Difference between revisions of "Modulated scan high cadence LAT"

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(Created page with "=Introduction= This post refines the work shown in High_cadence_LAT_from_Chile. We show how to modulate the scan rate to achieve maximally uniform integration depth acros...")
 
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=Geometrical considerations=
 
=Geometrical considerations=
  
Let us assume that the observatory is located at latitude <math>\theta_0</math>
+
Let us assume that,
 +
* <math>\theta_0</math> is the observatory latitude, measured in radians from the Equator
 +
* <math>\alpha</math> is the observing azimuth, measured in radians from North.  East is at <math>\pi/2</math>
 +
* <math>\beta</math> is the observing elevation, measured in radians from the horizon.
 +
* <math>\theta</math> is the declination on the celestial sphere.
 +
 
 +
Then we can write the declination as a function of the observatory latitude and observing azimuth and elevation.
 +
 
 +
<math>
 +
\theta = \sin^{-1}\left(\cos \theta_0\cos\beta\cos\alpha + \sin\theta_0\sin\beta\right)
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</math>
 +
 
 +
Moreover, we can write for the rate at which declination changes whilst scanning at constant azimuthal rate
 +
 
 +
<math>
 +
\frac{\mathrm d\theta}{\mathrm d\alpha}
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= \frac{\cos\theta_0\cos\beta\sin\alpha}{\sqrt{1-\left(\cos\theta_0\cos\beta\cos\alpha + \sin\theta_0\sin\beta\right)^2}}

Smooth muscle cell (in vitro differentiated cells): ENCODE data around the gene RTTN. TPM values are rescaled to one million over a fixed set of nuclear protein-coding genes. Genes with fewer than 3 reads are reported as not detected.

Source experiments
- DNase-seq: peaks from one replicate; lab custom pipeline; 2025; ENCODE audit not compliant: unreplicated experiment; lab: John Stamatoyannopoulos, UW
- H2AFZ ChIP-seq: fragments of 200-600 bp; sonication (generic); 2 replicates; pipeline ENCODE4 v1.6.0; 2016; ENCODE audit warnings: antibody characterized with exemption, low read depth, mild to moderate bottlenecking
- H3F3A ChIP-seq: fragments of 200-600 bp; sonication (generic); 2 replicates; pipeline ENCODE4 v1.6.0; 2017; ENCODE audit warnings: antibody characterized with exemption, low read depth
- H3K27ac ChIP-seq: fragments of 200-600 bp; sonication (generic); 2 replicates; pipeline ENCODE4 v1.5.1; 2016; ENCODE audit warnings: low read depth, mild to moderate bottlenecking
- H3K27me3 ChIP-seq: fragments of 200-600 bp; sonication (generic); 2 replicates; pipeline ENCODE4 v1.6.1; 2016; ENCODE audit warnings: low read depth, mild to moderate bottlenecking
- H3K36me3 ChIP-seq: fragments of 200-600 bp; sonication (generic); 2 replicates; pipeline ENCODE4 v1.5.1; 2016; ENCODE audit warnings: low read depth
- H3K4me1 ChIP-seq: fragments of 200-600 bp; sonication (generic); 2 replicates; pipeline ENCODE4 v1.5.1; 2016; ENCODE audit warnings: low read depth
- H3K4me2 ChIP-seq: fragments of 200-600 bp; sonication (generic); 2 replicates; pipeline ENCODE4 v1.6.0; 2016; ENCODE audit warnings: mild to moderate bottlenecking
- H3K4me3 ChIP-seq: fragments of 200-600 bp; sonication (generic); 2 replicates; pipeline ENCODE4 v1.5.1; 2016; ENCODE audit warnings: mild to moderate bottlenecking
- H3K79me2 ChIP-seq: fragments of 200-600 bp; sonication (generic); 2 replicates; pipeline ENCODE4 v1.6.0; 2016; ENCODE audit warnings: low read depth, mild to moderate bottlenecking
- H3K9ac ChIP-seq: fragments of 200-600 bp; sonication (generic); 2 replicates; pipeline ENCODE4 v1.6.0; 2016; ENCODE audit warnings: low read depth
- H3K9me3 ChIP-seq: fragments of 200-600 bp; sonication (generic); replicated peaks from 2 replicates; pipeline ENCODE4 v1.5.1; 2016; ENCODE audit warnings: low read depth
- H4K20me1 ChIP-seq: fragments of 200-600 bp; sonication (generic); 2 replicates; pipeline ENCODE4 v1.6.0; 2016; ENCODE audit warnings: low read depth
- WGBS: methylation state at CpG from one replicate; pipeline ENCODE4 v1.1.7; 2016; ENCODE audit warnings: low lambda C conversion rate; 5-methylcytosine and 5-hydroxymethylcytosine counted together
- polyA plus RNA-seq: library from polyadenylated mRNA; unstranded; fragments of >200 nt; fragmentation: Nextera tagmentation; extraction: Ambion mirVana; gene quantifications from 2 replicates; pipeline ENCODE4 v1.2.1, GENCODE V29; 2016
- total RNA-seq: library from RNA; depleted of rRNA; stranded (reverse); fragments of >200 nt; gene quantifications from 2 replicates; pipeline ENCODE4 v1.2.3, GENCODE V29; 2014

+
= \frac{\cos\theta_0\cos\beta\sin\alpha}{\cos\theta}
 +
</math>
 +
 
 +
The time, <math>T</math>, spent observing at a specific declination is inversely proportional to the rate at which the declination changes
 +
 
 +
<math>
 +
T(\theta) \propto \left(\frac{\mathrm d\theta}{\mathrm d\alpha}\right)^{-1} = \frac{\cos\theta}{\cos\theta_0\cos\beta\sin\alpha}
 +
</math>
 +
 
 +
If we consider the fact that the sky area at each latitude is proportional to <math>\cos\theta</math>, the integration time per unit sky area, <math>t</math>, is
 +
 
 +
<math>
 +
t(\theta_0, \beta, \alpha) = \frac{1}{\cos\theta_0\cos\beta\sin\alpha}
 +
</math>

Revision as of 08:22, 25 October 2019

Introduction

This post refines the work shown in High_cadence_LAT_from_Chile. We show how to modulate the scan rate to achieve maximally uniform integration depth across a maximal sky area.

Geometrical considerations

Let us assume that,

  • is the observatory latitude, measured in radians from the Equator
  • is the observing azimuth, measured in radians from North. East is at
  • is the observing elevation, measured in radians from the horizon.
  • is the declination on the celestial sphere.

Then we can write the declination as a function of the observatory latitude and observing azimuth and elevation.

Moreover, we can write for the rate at which declination changes whilst scanning at constant azimuthal rate

The time, , spent observing at a specific declination is inversely proportional to the rate at which the declination changes

If we consider the fact that the sky area at each latitude is proportional to , the integration time per unit sky area, , is